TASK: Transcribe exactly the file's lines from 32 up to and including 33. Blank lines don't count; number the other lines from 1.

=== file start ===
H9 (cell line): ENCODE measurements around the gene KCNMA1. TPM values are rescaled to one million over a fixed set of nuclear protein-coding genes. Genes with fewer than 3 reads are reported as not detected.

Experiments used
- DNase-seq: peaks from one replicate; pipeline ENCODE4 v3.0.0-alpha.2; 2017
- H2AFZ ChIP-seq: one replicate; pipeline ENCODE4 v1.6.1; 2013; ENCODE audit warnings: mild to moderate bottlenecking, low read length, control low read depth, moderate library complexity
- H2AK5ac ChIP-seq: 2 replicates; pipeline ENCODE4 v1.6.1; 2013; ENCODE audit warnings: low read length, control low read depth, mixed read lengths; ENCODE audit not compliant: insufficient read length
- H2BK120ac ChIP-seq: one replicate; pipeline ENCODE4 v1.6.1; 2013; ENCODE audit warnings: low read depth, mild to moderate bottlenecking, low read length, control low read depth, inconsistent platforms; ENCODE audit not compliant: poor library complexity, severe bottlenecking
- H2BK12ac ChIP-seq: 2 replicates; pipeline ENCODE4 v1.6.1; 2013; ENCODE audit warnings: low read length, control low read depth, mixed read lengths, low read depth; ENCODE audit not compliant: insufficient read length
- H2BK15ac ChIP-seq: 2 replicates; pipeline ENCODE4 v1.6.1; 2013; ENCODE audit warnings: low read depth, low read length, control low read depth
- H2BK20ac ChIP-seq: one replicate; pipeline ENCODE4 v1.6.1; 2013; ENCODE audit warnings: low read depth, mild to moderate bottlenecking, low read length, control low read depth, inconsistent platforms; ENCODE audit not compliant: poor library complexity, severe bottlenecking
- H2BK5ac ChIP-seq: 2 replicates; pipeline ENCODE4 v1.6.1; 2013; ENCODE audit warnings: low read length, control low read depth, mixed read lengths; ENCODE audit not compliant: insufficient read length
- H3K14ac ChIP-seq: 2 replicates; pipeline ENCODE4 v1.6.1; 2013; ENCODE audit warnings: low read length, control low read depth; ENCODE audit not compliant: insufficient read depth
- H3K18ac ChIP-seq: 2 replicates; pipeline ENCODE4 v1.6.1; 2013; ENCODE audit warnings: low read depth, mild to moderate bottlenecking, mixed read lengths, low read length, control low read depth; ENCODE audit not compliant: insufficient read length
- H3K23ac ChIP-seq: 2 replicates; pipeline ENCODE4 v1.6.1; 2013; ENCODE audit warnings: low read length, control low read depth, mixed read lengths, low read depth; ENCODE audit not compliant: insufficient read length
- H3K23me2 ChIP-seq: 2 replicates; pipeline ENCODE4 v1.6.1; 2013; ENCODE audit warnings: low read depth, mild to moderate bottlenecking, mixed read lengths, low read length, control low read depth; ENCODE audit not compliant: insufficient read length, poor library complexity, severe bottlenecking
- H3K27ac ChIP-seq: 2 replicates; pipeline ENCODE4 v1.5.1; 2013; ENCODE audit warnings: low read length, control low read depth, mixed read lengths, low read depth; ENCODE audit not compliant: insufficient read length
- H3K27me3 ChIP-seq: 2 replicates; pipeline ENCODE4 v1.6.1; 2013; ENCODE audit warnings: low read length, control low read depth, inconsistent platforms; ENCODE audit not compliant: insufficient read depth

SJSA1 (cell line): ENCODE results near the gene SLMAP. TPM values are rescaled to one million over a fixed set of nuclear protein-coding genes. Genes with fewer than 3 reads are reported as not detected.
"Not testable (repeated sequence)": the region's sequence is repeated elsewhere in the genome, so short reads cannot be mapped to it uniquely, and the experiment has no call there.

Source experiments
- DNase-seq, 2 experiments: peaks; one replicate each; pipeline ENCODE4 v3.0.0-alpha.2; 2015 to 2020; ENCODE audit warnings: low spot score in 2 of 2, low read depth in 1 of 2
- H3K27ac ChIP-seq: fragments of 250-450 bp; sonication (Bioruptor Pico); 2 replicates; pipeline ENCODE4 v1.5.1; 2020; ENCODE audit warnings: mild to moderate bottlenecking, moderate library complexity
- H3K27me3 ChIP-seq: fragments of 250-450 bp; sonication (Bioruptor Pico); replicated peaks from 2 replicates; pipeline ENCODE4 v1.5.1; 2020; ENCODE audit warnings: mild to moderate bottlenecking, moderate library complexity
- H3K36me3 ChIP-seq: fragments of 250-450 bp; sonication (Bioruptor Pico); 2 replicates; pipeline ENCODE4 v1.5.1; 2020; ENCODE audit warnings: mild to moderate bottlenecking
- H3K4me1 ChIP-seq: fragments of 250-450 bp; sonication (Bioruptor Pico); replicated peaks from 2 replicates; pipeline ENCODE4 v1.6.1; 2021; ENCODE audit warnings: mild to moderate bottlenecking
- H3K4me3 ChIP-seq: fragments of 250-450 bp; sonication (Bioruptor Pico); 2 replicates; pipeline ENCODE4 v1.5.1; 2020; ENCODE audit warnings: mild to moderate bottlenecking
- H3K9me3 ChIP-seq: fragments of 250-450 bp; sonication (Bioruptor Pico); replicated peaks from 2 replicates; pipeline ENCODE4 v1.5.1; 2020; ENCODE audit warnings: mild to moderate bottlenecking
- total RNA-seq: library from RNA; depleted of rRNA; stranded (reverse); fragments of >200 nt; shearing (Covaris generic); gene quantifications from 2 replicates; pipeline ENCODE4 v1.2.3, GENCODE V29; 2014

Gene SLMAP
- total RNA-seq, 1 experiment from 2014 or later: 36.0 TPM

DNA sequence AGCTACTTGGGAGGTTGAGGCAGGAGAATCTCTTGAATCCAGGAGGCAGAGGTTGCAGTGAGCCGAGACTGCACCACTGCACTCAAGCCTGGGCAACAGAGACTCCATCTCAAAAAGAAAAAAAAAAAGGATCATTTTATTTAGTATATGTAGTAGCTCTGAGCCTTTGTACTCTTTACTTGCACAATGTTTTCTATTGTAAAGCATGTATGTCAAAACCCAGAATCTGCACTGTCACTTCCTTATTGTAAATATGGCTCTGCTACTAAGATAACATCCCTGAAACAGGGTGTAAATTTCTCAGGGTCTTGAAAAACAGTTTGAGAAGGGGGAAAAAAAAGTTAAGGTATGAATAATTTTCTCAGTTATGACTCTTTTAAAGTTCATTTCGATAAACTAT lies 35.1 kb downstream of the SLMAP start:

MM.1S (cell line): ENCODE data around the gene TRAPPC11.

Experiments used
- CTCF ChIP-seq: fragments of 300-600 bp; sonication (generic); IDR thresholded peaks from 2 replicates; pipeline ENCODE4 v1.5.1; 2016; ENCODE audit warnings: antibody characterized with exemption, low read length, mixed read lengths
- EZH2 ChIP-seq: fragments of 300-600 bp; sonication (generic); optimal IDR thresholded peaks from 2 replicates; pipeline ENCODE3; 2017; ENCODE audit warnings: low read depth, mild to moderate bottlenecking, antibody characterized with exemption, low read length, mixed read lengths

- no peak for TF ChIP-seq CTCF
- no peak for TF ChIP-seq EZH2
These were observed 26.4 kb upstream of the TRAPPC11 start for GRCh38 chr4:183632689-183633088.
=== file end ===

Experiments used
- CTCF ChIP-seq: fragments of 300-600 bp; sonication (generic); IDR thresholded peaks from 2 replicates; pipeline ENCODE4 v1.5.1; 2016; ENCODE audit warnings: antibody characterized with exemption, low read length, mixed read lengths